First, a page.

Schools bags, school books, seed and fertilizer, clothes, sewing machines, clocks, calendars, and mobile phones – these are just some of the items that were distributed to the public during the 2015 Sri Lankan Presidential election campaign as “election bribes”. Indeed, this election was plagued by widespread violations of election law and the blatant misuse of state resources, including the illegal display of cut-outs, distribution of money during political meetings, the use of vehicles belonging to state institutions for propaganda purposes, and the construction of illegal election offices. Moreover, overall spending on election activities by the two main candidates was colossal. Incumbent Mahinda Rajapaksa (the losing candidate) is reported to have spent over 2 billion Rupees (approximately US$13 million) of public funds on his advertising campaign alone, excluding the cost of production, while the winning candidate, Maithripala Sirisena, is reported to have had a budget of 676 million Rupees (approximately US$ 4.4 million) for electronic and print media.
In this context, reports that the Cabinet of Sri Lanka has unanimously approved a proposal to amend the country’s election laws in order to place more controls on campaign-related expenditures is good news. Such reform would address a gaping void in the existing legal framework: although Sri Lanka has laws prohibiting vote-buying and similar practices, there are currently no laws regulating campaign finance. The specifics of the approved Cabinet Memorandum are still not publicly available, and it is therefore not yet possible to offer a detailed evaluation of the proposed changes. Nonetheless, given what we already know about election campaigns in Sri Lanka—especially regarding the corruption risks associated with the lack of adequate regulation—it is possible to offer a few general observations and recommendations.
- First, while new campaign finance laws are certainly needed, so is the full implementation of existing laws. The Sri Lankan Constitution gives the Commissioner of Elections the power to prohibit the use of public property for a candidate’s campaign. Furthermore, the dishonest misappropriation of public property, and the use by public officials of public resources for their own benefit, are already criminal offenses. Yet these laws are not rigorously and consistently enforced. It’s important that new reform initiatives do not shift attention away from the ineffective or selective enforcement of the current legal framework regarding election-related corruption.
- Second, the information available so far suggests that the contemplated amendment to the election law will impose a spending cap for election campaigns. But even though limiting the amount of money that can be spent by a candidate will provide for a more level playing field, it will not expose the existing network of lobbyists, businesses, individuals and interest groups (and even nations?) that can and do substantially affect the outcome of elections. It is therefore important, as Transparency International has argued, that a “minimum requirement” of an amended campaign finance law is a provision mandating that candidates disclose the sources of their campaign funding, in order to reduce the space for illegal activity such as quid pro quo corruption and money laundering in the election process. Mandatory disclosure will also benefit voters by providing them with a better insight into the interest groups which are supporting each candidate, which voters can then use as a reference point to assess the sincerity of the stated objectives of each candidate. It is not yet clear whether the proposed reforms to Sri Lankan law includes such a mandatory disclosure requirement. (Certain sources suggest that the Elections Commission will be given the power to inquire into “the finance of candidates, the source of their funding and what they spend on,” but inquiry is not the same as the disclosure.)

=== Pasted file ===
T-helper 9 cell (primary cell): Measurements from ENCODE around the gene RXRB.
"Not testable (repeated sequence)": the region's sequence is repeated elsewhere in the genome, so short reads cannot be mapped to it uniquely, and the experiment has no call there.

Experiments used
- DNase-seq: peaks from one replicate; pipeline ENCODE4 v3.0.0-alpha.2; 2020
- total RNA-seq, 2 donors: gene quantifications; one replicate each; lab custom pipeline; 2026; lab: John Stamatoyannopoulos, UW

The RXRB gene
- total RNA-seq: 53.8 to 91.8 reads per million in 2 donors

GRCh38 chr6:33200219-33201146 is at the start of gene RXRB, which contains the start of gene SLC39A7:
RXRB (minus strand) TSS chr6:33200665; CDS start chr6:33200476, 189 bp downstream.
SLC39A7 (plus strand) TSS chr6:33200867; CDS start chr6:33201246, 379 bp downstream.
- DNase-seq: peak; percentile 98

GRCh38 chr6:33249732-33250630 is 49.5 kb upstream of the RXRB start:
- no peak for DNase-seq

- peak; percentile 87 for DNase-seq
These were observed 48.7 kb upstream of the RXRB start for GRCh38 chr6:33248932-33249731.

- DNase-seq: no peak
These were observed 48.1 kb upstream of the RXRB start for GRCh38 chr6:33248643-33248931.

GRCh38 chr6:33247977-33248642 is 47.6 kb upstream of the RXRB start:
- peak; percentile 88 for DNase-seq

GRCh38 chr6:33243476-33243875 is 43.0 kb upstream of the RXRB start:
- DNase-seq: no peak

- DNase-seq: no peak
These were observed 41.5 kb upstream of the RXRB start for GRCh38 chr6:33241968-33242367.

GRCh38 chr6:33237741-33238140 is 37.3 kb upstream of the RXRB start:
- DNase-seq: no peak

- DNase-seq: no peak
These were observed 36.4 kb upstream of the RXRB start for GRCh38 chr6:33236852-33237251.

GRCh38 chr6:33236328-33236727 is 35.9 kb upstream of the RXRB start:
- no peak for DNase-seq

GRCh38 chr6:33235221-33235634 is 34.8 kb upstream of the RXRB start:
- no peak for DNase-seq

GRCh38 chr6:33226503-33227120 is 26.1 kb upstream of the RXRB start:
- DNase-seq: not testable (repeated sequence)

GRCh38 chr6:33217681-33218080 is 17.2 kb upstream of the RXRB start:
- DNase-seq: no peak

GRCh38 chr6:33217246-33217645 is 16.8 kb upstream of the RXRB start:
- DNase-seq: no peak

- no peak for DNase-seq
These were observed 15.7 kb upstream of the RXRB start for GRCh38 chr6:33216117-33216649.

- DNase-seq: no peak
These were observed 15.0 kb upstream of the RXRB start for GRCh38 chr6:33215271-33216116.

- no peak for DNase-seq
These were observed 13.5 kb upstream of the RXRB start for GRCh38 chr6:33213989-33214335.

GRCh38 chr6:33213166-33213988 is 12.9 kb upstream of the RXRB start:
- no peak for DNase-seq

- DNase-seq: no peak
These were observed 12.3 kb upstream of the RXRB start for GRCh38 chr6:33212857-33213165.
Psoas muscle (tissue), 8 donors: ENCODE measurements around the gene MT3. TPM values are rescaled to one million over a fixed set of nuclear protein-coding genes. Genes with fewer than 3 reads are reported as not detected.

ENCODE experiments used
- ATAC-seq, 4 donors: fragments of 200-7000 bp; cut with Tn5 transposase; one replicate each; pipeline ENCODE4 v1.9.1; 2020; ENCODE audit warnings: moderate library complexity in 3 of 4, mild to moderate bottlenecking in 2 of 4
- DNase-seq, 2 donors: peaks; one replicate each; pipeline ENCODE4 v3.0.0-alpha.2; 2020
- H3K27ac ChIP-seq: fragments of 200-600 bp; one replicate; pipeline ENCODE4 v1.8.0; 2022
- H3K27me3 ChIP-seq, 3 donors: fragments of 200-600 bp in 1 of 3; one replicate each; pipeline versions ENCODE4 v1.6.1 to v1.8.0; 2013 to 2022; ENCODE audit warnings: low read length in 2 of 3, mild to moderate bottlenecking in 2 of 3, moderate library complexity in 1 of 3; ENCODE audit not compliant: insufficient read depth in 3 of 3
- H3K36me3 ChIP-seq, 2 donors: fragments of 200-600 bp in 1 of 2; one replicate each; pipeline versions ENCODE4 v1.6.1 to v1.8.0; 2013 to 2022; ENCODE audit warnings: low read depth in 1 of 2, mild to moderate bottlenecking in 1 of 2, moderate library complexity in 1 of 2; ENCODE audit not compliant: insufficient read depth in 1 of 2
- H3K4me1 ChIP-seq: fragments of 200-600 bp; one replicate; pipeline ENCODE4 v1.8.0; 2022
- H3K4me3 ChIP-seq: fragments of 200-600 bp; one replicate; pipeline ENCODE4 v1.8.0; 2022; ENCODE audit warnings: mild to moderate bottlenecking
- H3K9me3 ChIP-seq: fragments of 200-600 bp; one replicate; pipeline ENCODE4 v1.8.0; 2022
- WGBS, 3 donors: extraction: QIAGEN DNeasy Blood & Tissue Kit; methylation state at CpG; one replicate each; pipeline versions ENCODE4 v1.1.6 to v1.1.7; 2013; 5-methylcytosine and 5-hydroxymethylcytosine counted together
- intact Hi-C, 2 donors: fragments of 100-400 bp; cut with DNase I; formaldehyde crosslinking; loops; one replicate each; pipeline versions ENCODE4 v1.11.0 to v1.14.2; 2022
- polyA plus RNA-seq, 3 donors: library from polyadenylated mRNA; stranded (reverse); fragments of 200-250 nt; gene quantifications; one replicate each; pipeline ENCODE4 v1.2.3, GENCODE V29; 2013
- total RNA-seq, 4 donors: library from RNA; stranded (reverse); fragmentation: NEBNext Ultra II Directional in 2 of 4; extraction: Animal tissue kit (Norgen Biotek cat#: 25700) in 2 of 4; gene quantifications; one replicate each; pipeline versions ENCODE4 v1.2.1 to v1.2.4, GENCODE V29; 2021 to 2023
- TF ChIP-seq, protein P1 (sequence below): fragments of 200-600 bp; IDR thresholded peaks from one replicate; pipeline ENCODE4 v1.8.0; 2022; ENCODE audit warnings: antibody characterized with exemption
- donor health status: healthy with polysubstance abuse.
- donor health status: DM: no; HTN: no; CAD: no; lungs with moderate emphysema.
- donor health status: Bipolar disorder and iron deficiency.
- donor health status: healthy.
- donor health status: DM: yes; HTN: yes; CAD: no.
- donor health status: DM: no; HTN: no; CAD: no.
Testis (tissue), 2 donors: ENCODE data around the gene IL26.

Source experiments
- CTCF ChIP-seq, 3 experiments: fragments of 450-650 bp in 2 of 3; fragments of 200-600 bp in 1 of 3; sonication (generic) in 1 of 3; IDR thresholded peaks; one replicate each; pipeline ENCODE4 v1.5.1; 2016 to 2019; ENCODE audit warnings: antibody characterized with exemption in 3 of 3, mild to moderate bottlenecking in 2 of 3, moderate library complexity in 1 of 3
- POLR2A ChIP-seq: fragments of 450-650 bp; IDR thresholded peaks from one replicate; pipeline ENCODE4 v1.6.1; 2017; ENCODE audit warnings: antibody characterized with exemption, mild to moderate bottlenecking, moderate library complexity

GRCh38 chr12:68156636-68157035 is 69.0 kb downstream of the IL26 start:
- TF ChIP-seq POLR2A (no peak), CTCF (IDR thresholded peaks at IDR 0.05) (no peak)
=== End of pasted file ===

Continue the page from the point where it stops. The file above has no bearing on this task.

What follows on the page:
- Third, broader reforms to political institutions are necessary to make election laws effective. In addition to the Election Commission, it is imperative that the Inland Revenue Department, the Auditor General, the Bribery Commission, the Police, the Judiciary and other governmental agencies join in an inter-institutional effort to ensure that elections are free of corrupt practices. Additionally, a comprehensive review of the entire legal system should be undertaken in order to identify the spaces within which corruption in elections thrives, such as allowances for the discretionary use of funds and resources by politicians. Finally, any election law should also be supported by a framework that allows for extensive investigatory and enforcement powers to designated officials and institutions which are free from political interference and the fear of backlash.
The idea of regulating campaign finance in Sri Lanka has been discussed since 2013. The unanimous approval of Cabinet to amend election laws to control election campaign-related expenses is the first concrete step that has been taken since the said discussions, and should be applauded. While even incremental change will be a step in the right direction, the Sri Lankan government should require the compulsory disclosure of all sources of campaign finance, and should also engage in wider systemic reform of the root causes that allow corrupt practices to thrive during elections. Time is of the essence, given that the Local Government Election is to be held next month. However, it seems highly unlikely that any reform will be implemented before February. The regulation of campaign finance and the compulsory disclosure of funding sources has the potential to be a watershed in the reduction of corrupt practices in Sri Lankan democracy, and all stakeholders in Sri Lanka with an interest in “good governance” must hold the government accountable to its promises in this regard.